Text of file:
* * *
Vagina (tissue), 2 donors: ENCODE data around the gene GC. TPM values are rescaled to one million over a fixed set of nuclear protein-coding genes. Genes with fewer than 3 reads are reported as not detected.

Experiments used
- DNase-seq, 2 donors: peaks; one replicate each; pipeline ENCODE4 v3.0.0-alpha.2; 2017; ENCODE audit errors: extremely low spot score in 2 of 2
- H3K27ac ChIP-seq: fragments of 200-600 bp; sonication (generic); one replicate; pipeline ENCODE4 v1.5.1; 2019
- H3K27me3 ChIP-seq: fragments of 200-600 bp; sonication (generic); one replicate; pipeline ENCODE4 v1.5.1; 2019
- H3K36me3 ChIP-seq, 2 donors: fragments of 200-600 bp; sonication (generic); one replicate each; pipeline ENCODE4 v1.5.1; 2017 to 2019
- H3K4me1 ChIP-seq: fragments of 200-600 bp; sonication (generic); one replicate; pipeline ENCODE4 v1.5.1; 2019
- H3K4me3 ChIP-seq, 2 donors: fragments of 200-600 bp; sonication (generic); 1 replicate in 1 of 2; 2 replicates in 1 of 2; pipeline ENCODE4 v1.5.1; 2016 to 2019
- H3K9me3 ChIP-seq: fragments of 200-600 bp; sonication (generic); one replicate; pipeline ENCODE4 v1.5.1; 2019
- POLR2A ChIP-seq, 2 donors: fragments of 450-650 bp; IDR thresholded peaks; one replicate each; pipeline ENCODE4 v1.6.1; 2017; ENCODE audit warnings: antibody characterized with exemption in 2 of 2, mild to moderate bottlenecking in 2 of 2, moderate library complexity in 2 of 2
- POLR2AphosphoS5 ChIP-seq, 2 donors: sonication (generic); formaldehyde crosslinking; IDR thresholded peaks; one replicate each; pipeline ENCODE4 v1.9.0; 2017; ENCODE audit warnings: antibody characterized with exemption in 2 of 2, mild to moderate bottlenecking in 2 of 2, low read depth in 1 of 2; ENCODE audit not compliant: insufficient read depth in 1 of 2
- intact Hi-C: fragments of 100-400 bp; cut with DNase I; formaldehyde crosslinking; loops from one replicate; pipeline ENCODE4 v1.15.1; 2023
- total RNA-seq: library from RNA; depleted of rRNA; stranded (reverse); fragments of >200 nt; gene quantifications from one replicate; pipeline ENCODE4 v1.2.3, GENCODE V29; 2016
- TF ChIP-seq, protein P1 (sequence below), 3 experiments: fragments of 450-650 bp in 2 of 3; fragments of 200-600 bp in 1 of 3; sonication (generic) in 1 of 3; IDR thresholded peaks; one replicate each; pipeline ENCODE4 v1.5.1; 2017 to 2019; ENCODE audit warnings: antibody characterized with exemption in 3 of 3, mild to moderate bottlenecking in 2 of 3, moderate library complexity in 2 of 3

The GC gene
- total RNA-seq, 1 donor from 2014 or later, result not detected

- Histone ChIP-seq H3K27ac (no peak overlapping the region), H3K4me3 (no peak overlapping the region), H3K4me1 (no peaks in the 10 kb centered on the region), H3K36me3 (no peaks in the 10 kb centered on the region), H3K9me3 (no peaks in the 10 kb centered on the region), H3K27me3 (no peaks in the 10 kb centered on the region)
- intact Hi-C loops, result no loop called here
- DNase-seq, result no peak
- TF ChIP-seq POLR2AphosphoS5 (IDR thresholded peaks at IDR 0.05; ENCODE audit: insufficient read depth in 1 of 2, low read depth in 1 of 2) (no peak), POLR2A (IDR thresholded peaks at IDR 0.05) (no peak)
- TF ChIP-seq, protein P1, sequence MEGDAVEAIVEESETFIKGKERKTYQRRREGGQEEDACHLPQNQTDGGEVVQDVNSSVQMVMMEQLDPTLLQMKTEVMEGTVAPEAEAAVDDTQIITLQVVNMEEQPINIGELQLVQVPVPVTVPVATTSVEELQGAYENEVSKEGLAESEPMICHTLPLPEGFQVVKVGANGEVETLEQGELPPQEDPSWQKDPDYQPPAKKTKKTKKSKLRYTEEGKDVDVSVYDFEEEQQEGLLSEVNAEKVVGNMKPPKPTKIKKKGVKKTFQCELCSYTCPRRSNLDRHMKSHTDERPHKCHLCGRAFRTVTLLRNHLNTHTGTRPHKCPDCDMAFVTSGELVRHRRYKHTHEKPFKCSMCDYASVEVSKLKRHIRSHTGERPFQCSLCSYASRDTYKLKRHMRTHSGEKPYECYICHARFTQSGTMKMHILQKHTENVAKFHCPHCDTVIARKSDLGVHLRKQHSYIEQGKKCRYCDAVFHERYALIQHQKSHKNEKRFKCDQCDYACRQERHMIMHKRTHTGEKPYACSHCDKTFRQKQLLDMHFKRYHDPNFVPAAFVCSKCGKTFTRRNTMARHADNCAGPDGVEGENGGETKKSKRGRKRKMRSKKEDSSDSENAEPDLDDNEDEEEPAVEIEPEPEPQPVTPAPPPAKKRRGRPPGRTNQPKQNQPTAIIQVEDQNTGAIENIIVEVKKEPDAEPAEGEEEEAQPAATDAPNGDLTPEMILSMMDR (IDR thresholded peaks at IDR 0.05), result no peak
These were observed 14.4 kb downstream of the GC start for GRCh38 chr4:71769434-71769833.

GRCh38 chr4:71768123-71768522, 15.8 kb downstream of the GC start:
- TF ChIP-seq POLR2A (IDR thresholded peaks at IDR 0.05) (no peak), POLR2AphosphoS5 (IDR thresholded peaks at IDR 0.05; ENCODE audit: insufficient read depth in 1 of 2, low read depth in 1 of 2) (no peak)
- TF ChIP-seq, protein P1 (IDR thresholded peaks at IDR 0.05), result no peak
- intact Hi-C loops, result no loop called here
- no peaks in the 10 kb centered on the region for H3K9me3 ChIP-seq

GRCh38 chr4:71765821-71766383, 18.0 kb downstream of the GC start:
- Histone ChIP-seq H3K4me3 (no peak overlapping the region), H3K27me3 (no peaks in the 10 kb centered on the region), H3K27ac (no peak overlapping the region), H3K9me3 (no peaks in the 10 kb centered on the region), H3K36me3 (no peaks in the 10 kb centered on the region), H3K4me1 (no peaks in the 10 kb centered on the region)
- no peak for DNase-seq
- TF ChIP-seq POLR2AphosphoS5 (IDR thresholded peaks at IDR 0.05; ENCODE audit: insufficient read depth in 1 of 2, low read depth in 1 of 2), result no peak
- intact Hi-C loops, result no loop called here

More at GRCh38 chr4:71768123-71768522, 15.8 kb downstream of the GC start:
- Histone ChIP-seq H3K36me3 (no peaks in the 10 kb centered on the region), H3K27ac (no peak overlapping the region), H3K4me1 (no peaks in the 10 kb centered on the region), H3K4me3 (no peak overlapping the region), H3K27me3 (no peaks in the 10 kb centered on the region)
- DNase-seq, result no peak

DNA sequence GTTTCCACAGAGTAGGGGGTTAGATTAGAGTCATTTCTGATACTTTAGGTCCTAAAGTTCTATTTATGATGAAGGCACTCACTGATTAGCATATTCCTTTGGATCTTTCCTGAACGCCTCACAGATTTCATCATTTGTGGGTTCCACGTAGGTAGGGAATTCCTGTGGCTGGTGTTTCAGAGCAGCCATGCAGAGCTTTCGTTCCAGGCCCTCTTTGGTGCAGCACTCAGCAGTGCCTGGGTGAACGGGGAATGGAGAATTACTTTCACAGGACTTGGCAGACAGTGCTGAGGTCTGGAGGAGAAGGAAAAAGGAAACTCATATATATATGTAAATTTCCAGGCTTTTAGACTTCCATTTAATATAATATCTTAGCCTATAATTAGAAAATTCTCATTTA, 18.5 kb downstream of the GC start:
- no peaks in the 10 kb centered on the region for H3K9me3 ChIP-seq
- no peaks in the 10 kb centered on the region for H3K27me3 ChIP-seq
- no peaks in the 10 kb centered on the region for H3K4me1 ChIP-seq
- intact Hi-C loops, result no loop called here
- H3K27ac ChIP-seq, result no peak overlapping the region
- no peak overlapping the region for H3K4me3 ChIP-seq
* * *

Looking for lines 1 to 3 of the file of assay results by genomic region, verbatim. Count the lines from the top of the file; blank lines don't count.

Vagina (tissue), 2 donors: ENCODE data around the gene GC. TPM values are rescaled to one million over a fixed set of nuclear protein-coding genes. Genes with fewer than 3 reads are reported as not detected.

Experiments used
- DNase-seq, 2 donors: peaks; one replicate each; pipeline ENCODE4 v3.0.0-alpha.2; 2017; ENCODE audit errors: extremely low spot score in 2 of 2